dropControllerBT is a Bluetooth version of the dropController and all control is by an Android app. Using an Android device makes things a lot more convenient and also means there is less hardware required, no need for an LCD or keypad. You do need an Android device though.
There are 2 slightly different versions of the dropControllerBT. A breadboard version and a perf board version. The breadboard version has LEDs that show when the flash, camera and solenoids are active. Since the perf board version is designed to be put inside a project box it does not have the activity LEDs. Both work in the same way and use the same Arduino sketch.
dropControllerBT is my preferred version and the only one I use now. It is a lot easier to use than the basic version and I would recommend building the Bluetooth version.
dropControllerBT is now compatible with the Windows control app and can be used with a Windows PC via a usb connection or a Bluetooth connection. Requires firmware 009b or above. When upgrading the firmware you will also need to update the Android app to version 1.37 or above.
Breadboard version of a 3 valve dropControllerBT
Perf Board Version of a 3 valve dropControllerBT
I now regret not keeping the valve drain switches and if I build another dropControllerBT I will include them.
Final Version of a 3 valve dropControllerBT
The dropController has been expanded to allow for up to 6 valves. The additional 3 valves connect to pins D4, D5, and D6 the same way as valves 1 to 3. See the circuit diagram for details.
Please note the build guides are for a 3 valve version. As of 15.05.2016 3 additional valves can now controlled. The additional valves connect to pins D4, D5, and D6.
D4 – valve number 4.
D5 – valve number 5.
D6 – valve number 6.
Preparing the HC-05 or HC-06
The HC-05 or HC-06 Bluetooth module should be set to 9600 baud rate. Most new Bluetooth modules are 9600 but some may not be. If using an HC-05 then it should be used in slave mode.
If you are having problems take a look at www.martyncurrey.com. I have information on setting up and using various kinds of Bluetooth modules there.
I rename the Bluetooth modules to dropController (or sometimes dropControllerBT) so they are easy to identify when connecting.
Bluetooth Connected LED
If you use a HC-05 that has a STATE pin you can add a blue LED that shows when Bluetooth is connected. The STATE pin goes HIGH when a connection is made so all you need is a blue LED plus a suitable resistor (any colour LED can actually be used). The LED does not connect to the Arduino .
If your module does not have a STATE pin check to see if it has a MCU-INT pin on the small Bluetooth module. This is usually the same as the STATE pin on the breakout board.
I don’t go in to the details on how to install/upload the sketch to the Arduino. This is covered by many many other sites and a Google search will get you started. The dropController sketch is developed in IDE version 1.6.3. If you have problems with later versions revert to 1.6.3.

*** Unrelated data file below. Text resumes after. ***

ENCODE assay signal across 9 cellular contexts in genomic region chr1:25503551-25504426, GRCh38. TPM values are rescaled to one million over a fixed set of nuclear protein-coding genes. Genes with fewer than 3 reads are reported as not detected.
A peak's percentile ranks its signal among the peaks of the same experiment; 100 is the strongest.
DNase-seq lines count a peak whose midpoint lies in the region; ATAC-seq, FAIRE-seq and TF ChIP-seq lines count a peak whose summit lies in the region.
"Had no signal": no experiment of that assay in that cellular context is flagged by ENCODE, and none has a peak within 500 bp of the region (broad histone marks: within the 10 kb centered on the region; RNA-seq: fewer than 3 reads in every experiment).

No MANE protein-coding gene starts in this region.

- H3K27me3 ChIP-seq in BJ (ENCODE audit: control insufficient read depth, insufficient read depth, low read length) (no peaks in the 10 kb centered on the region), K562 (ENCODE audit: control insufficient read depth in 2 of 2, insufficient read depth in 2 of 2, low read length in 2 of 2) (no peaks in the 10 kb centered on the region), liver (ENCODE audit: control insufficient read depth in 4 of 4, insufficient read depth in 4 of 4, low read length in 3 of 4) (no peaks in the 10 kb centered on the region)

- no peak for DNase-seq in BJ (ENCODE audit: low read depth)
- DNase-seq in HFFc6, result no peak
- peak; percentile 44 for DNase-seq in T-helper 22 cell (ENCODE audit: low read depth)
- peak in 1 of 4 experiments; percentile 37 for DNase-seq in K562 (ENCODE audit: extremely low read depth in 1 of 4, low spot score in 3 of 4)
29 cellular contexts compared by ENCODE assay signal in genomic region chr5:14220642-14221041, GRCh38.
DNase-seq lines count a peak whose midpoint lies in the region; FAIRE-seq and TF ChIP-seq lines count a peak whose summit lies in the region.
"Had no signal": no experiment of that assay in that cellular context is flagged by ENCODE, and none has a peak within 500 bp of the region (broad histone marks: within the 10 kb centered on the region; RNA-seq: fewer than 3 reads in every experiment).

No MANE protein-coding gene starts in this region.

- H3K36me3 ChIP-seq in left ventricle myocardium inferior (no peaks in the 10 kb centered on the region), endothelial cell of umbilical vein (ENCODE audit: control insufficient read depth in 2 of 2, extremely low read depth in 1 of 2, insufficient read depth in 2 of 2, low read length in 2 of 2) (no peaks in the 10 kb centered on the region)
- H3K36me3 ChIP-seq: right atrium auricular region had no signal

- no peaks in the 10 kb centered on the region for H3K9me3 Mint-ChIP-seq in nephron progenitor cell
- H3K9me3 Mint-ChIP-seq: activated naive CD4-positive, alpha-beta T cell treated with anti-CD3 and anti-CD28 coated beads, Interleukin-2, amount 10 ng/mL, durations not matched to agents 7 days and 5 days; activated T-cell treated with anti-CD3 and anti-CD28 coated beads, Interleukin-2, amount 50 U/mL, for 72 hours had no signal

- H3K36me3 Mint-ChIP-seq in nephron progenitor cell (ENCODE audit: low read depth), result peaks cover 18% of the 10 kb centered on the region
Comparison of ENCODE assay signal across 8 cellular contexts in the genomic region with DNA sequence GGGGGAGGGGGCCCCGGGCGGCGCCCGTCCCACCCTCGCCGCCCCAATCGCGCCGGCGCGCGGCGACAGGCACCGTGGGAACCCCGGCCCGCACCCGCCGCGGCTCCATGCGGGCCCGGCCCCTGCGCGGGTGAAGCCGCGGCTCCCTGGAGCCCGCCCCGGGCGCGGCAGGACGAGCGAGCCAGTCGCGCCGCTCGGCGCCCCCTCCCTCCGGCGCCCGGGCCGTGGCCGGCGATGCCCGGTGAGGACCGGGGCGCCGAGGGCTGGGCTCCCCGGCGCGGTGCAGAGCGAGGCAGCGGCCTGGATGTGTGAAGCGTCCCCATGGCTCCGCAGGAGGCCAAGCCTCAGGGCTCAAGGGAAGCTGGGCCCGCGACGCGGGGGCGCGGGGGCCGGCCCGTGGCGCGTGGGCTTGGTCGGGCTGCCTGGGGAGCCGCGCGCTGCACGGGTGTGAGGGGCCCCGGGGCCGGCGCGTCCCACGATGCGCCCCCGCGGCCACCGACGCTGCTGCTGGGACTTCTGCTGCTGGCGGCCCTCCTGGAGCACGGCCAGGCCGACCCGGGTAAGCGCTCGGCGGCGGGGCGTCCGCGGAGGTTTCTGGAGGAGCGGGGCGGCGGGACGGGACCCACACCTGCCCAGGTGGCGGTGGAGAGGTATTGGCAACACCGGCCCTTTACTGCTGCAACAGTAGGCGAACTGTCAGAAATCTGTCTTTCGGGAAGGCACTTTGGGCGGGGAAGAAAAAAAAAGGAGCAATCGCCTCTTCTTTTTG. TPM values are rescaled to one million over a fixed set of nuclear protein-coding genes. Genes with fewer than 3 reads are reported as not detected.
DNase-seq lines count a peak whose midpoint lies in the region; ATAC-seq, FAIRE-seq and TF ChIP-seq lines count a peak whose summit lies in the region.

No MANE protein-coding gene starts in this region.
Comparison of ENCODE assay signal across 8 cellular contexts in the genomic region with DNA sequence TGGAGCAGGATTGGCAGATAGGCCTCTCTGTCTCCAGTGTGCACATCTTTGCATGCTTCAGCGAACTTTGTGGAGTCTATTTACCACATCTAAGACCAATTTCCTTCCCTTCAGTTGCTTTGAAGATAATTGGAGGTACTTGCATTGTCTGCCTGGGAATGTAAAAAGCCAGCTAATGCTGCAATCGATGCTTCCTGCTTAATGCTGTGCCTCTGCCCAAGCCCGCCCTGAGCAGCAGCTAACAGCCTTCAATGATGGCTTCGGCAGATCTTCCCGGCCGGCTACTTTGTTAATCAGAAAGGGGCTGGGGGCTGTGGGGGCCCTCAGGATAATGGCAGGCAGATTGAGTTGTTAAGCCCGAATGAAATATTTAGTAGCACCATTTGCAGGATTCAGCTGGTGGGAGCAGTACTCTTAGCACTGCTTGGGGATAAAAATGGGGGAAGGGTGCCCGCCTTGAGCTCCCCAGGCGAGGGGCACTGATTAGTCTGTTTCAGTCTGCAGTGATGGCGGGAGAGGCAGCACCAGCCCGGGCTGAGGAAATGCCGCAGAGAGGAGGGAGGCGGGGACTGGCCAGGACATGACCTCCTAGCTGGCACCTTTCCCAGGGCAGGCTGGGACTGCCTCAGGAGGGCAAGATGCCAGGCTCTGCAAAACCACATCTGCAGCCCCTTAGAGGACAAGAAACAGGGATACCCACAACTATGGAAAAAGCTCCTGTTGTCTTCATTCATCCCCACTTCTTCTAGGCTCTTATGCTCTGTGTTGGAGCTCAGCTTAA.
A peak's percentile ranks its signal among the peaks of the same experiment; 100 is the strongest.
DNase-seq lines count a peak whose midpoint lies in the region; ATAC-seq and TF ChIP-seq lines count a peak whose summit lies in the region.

Starting with version 009, the same sketch is used for the dropControllerBT and dropControllerPC devices. To set which device you are using, at about line 105, set the device type. The default is set for Bluetooth.
If using USB connected to a computer, set DEVICE_TYPE = 1
If using Bluetooth, set DEVICE_TYPE = 2
I plan to add a hardware switch in a later version.
The dropControllerBT is controlled via an Android app. This is a lot easier and more convenient that using a keypad and an LCD screen. It also means the Android device does the heavy lifting leaving the Arduino to simply make the drops. The Andriod app does all the calculations for the drop times and the settings and drop data are stored on the Android device not the Arduino. This means the Anrduino sketch used on the BT version is far simpler than the sketch used on the basic version.
Before you can use the app you need to pair the dropControllerBT with the Android device you are using. The example below is from a Sony Z3 compact.
Pairing the dropControllerBT
Turn on the dropControllerBT, the LED on the HC-06 should flash. The flashing means it is on but not connected.
On the Android device, turn on blue tooth, go to the settings and select Bluetooth. Scan for devices.
Select the blue tooth module used in the dropControllerBT, I have renamed the one I have to dropControllerBT, and enter the pass code. The default code for the HC-06 is 1234.
If the passcode is correct the dropControllerBT will be paired.
Start The App
To connect the app the the dropControllerBT device, click the Bluetooth button, this will bring up a list of the paired devices. Select the dropControllerBT from the list. Remember that the dropControllerBT has to be paired with the Android device before the app can connect to it.
After you have connected to the dropController device the bluetooth button will change to show connected.
Clicking the Bluetooth button while connected allows you to disconnect.
Drop Data Edit Screen
This is the main screen for entering and changing the drop times.
To edit the drop data, click on the relevant drop data button.
The number of drops can be changed on the Settings screen. You can choose from 1 to 9 drops.
- SOL – the the solenoid valve number (1 to 6)
- START – the drop start time in milliseconds (0-9999). This is the time the valve opens.
- START INC – INC or DEC. Increase or decrease the start time every loop.